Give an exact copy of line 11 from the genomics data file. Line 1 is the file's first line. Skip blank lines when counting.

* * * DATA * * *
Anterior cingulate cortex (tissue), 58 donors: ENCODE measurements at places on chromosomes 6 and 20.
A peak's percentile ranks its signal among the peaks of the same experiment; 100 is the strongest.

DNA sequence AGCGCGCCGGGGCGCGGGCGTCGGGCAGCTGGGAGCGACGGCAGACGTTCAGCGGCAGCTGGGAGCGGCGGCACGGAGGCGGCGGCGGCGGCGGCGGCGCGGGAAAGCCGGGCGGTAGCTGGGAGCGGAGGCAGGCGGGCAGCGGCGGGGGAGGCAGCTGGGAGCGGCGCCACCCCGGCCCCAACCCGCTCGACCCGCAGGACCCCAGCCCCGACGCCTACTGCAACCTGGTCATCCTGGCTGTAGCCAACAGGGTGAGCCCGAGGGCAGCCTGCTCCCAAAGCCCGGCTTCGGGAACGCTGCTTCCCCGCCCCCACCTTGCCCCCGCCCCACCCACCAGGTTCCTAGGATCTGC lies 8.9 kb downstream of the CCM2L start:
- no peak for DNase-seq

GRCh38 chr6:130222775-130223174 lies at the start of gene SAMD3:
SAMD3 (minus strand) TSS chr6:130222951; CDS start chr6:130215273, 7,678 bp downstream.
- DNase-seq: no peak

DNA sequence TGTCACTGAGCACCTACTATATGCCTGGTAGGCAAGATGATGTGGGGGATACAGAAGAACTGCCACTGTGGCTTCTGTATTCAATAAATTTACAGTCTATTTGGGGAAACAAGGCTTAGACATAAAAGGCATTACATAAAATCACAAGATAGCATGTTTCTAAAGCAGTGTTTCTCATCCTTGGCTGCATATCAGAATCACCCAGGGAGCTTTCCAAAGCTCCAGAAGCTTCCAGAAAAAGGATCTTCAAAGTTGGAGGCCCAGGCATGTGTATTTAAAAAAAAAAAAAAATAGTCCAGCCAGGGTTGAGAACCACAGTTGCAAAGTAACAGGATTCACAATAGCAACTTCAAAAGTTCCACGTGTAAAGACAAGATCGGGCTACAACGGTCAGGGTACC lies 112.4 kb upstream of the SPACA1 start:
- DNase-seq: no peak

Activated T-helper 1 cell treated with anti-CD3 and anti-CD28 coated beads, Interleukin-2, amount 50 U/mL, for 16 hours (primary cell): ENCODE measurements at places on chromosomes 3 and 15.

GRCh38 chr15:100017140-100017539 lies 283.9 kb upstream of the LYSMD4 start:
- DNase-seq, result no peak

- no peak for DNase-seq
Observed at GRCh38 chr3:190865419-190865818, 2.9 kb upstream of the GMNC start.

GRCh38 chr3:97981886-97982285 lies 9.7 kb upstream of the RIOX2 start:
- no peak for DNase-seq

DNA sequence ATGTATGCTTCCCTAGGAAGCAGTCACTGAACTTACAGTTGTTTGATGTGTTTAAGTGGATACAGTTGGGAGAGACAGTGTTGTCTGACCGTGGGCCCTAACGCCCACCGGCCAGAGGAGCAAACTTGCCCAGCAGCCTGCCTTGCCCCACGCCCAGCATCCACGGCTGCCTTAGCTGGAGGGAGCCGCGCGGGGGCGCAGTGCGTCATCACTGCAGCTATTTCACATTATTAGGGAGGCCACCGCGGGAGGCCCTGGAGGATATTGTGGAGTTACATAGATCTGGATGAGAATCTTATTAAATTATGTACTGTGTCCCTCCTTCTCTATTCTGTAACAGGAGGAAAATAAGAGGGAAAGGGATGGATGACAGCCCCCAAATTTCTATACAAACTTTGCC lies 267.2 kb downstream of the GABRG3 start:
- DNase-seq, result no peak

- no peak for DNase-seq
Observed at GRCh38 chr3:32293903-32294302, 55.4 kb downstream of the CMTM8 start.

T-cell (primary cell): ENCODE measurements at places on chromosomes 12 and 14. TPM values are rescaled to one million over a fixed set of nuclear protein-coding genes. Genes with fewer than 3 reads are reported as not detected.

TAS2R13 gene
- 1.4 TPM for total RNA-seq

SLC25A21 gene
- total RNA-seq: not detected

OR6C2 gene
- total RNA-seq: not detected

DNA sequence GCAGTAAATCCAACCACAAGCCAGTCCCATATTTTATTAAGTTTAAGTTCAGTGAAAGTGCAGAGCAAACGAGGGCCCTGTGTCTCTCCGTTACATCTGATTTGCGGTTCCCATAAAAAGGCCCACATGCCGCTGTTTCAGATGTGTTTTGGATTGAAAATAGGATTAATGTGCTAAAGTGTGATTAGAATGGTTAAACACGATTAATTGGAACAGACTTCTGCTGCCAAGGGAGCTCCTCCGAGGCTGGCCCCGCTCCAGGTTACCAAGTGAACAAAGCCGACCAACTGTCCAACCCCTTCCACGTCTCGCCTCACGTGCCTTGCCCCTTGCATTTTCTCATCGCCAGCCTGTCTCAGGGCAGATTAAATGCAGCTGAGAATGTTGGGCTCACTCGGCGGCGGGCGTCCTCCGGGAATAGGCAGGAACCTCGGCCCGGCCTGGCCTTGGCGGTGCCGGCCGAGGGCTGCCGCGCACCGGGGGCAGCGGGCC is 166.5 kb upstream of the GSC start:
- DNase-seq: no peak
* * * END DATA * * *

GRCh38 chr15:100017140-100017539 lies 283.9 kb upstream of the LYSMD4 start: